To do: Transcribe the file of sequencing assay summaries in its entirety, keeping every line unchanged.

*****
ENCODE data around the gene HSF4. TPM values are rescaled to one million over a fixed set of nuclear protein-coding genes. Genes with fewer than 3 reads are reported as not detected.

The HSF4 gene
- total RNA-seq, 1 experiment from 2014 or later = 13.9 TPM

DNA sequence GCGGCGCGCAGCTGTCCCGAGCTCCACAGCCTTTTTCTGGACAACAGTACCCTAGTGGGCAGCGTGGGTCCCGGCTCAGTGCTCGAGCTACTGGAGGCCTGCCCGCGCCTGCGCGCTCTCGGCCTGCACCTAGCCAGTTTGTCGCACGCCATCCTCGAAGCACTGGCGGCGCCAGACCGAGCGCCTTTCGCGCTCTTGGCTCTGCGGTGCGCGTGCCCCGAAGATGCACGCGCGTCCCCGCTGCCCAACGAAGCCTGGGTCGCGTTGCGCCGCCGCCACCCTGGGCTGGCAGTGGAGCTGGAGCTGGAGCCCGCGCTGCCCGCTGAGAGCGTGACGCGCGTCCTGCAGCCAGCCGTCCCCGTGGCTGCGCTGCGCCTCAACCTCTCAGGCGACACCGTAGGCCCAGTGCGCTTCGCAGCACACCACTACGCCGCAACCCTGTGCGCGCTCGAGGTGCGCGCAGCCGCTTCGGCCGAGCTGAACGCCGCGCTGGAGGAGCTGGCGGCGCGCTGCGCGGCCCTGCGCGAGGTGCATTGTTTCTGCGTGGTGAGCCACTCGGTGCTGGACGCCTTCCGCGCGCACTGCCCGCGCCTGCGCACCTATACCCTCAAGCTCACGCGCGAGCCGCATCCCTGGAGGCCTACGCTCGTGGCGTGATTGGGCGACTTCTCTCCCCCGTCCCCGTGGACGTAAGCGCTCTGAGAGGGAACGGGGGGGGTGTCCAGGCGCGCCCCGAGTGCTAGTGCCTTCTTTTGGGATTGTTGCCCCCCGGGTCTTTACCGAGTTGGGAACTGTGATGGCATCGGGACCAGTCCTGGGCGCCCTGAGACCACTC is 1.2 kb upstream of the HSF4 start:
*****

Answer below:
ENCODE data around the gene HSF4. TPM values are rescaled to one million over a fixed set of nuclear protein-coding genes. Genes with fewer than 3 reads are reported as not detected.

The HSF4 gene
- total RNA-seq, 1 experiment from 2014 or later = 13.9 TPM

DNA sequence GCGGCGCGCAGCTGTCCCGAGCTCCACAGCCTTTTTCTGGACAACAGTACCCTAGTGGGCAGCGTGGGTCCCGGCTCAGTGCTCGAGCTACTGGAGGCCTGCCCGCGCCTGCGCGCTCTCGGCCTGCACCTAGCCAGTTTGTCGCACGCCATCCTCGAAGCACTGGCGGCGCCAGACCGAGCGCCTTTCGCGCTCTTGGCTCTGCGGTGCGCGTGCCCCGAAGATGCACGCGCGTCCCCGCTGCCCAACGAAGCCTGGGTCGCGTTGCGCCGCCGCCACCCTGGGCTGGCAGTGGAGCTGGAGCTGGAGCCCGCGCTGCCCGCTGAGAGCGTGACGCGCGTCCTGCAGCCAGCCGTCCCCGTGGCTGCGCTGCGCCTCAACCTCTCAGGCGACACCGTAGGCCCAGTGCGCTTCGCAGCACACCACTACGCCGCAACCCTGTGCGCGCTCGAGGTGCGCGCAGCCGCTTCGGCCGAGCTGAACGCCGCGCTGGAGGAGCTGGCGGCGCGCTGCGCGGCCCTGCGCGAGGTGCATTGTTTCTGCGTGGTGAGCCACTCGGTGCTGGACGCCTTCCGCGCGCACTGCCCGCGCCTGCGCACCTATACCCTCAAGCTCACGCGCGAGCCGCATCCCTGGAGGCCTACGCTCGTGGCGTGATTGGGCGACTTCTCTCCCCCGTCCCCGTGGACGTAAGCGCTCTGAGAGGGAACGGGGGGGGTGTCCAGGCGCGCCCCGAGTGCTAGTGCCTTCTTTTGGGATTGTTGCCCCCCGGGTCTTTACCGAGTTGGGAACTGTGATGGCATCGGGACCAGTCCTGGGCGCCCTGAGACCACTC is 1.2 kb upstream of the HSF4 start: